Also unto thee, O Lord, belongeth mercy; for thou renderest to every man according to his work.--Psalm lxii. 12. Some of the translators make it kindness and goodness; but I presume there is no real difference among them as to the character of the word which here, in the English Bible, is translated mercy. The religious mind, however, educated upon the theories yet prevailing in the so-called religious world, must here recognize a departure from the presentation to which they have been accustomed:
George MacDonald—Unspoken Sermons

My High Tower
"He only is my rock and my salvation: He is my defence, I shall not be moved."--Ps. lxii. 6. Paul Gerhardt, 1676. tr., Emma Frances Bevan, 1899 Is God for me? I fear not, though all against me rise; I call on Christ my Saviour, the host of evil flies. My friend the Lord Almighty, and He who loves me, God, What enemy shall harm me, though coming as a flood? I know it, I believe it, I say it fearlessly, That God, the Highest, Mightiest, for ever loveth me; At all times, in all places, He standeth
Frances Bevan—Hymns of Ter Steegen and Others (Second Series)

But Concerning True Patience, Worthy of the Name of this virtue...
12. But concerning true patience, worthy of the name of this virtue, whence it is to be had, must now be inquired. For there are some [2650] who attribute it to the strength of the human will, not which it hath by Divine assistance, but which it hath of free-will. Now this error is a proud one: for it is the error of them which abound, of whom it is said in the Psalm, "A scornful reproof to them which abound, and a despising to the proud." [2651] It is not therefore that "patience of the poor" which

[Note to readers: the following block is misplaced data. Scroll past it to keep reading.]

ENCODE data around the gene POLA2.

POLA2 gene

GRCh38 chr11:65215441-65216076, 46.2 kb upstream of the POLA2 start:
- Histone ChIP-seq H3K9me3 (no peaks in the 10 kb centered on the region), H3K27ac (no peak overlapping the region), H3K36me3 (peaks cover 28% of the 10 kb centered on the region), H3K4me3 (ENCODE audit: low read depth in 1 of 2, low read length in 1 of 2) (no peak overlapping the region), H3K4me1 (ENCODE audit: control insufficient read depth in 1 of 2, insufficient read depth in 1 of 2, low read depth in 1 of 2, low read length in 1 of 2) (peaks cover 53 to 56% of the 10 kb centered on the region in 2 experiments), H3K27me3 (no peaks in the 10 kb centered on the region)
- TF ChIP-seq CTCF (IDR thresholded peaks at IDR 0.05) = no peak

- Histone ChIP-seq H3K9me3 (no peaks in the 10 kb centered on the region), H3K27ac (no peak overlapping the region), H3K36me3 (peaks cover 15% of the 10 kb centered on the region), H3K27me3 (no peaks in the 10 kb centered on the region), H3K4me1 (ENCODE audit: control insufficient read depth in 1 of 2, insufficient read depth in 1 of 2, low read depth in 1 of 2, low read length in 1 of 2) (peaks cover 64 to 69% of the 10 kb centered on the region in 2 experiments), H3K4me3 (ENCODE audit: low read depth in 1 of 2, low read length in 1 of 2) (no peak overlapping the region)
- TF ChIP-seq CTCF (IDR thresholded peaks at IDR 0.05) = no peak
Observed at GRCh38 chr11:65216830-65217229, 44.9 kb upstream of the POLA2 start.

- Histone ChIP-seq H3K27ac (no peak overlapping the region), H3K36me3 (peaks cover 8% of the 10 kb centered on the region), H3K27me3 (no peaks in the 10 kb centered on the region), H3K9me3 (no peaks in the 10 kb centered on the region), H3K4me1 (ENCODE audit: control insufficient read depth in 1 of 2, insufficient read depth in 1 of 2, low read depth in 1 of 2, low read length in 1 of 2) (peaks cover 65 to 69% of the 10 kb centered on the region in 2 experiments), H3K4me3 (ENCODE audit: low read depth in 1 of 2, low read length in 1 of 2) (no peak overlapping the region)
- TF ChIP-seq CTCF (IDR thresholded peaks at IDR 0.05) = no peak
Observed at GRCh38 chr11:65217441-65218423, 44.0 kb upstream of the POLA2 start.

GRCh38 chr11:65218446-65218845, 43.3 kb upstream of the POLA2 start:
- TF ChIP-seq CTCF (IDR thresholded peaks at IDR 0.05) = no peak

St. Augustine—On Patience

Letter xix (A. D. 1127) to Suger, Abbot of S. Denis
To Suger, Abbot of S. Denis He praises Suger, who had unexpectedly renounced the pride and luxury of the world to give himself to the modest habits of the religious life. He blames severely the clerk who devotes himself rather to the service of princes than that of God. 1. A piece of good news has reached our district; it cannot fail to do great good to whomsoever it shall have come. For who that fear God, hearing what great things He has done for your soul, do not rejoice and wonder at the great
Saint Bernard of Clairvaux—Some Letters of Saint Bernard, Abbot of Clairvaux

Cross References
Job 7:16
"I waste away; I will not live forever. Leave me alone, for my days are but a breath.

Job 11:12
"An idiot will become intelligent When the foal of a wild donkey is born a man.

Psalm 9:20
Put them in fear, O LORD; Let the nations know that they are but men. Selah.

Psalm 39:5
"Behold, You have made my days as handbreadths, And my lifetime as nothing in Your sight; Surely every man at his best is a mere breath. Selah.

Psalm 49:2
Both low and high, Rich and poor together.

Psalm 89:47
Remember what my span of life is; For what vanity You have created all the sons of men!

Psalm 116:11
I said in my alarm, "All men are liars."